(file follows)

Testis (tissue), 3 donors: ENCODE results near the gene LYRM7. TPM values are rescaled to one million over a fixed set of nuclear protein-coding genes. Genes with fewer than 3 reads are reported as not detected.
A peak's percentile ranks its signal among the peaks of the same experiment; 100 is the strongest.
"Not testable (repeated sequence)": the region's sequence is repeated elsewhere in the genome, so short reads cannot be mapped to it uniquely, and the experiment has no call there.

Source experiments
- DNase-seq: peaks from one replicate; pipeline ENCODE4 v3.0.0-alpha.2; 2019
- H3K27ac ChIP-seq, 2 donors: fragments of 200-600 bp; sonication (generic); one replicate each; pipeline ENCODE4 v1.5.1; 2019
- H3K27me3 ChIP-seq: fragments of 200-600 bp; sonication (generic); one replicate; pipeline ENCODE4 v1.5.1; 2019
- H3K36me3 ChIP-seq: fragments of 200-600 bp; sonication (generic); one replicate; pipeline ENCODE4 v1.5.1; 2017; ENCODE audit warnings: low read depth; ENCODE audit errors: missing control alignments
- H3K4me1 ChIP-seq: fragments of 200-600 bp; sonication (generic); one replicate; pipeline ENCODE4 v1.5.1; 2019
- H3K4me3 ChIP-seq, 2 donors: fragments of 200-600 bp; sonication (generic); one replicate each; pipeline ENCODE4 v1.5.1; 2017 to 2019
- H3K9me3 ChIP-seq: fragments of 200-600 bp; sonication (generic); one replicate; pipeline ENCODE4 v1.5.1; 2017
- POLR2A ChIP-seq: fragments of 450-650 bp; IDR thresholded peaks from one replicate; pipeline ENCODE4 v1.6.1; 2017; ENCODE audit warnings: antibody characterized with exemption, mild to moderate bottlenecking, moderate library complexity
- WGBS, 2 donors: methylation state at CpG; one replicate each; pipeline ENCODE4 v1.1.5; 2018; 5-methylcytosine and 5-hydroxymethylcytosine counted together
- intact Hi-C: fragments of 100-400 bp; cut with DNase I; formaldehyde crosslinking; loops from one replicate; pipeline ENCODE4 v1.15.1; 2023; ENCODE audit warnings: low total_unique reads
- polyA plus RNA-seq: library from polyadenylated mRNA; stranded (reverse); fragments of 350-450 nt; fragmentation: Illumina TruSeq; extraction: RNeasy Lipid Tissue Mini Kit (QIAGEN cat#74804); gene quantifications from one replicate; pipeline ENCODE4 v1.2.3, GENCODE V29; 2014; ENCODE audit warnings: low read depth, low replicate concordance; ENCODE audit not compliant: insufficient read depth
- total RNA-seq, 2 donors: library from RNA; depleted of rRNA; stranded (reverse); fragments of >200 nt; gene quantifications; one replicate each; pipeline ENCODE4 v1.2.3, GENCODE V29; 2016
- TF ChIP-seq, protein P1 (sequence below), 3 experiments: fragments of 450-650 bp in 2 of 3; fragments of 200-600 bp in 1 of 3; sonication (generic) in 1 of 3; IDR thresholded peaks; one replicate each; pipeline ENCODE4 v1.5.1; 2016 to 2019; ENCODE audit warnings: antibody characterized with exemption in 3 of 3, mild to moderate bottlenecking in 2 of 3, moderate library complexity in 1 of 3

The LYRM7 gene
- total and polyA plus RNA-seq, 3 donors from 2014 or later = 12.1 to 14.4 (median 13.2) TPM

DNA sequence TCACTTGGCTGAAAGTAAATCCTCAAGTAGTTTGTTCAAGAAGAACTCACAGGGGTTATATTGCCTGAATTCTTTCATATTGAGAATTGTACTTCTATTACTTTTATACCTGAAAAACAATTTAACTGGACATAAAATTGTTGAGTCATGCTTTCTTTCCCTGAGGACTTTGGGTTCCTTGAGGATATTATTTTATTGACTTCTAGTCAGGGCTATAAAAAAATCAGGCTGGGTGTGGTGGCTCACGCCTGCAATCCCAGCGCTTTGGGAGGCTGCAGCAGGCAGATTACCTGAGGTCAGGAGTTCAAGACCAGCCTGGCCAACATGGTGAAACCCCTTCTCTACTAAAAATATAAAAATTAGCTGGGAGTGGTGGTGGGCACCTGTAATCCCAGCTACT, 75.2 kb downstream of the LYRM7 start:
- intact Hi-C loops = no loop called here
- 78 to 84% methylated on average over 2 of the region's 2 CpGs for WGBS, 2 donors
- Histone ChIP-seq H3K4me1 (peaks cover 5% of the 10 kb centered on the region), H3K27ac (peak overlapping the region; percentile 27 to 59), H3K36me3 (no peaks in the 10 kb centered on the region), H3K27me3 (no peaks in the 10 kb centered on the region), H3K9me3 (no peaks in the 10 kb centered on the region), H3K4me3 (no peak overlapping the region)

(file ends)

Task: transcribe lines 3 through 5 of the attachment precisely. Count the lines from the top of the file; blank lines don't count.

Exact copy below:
"Not testable (repeated sequence)": the region's sequence is repeated elsewhere in the genome, so short reads cannot be mapped to it uniquely, and the experiment has no call there.

Source experiments
- DNase-seq: peaks from one replicate; pipeline ENCODE4 v3.0.0-alpha.2; 2019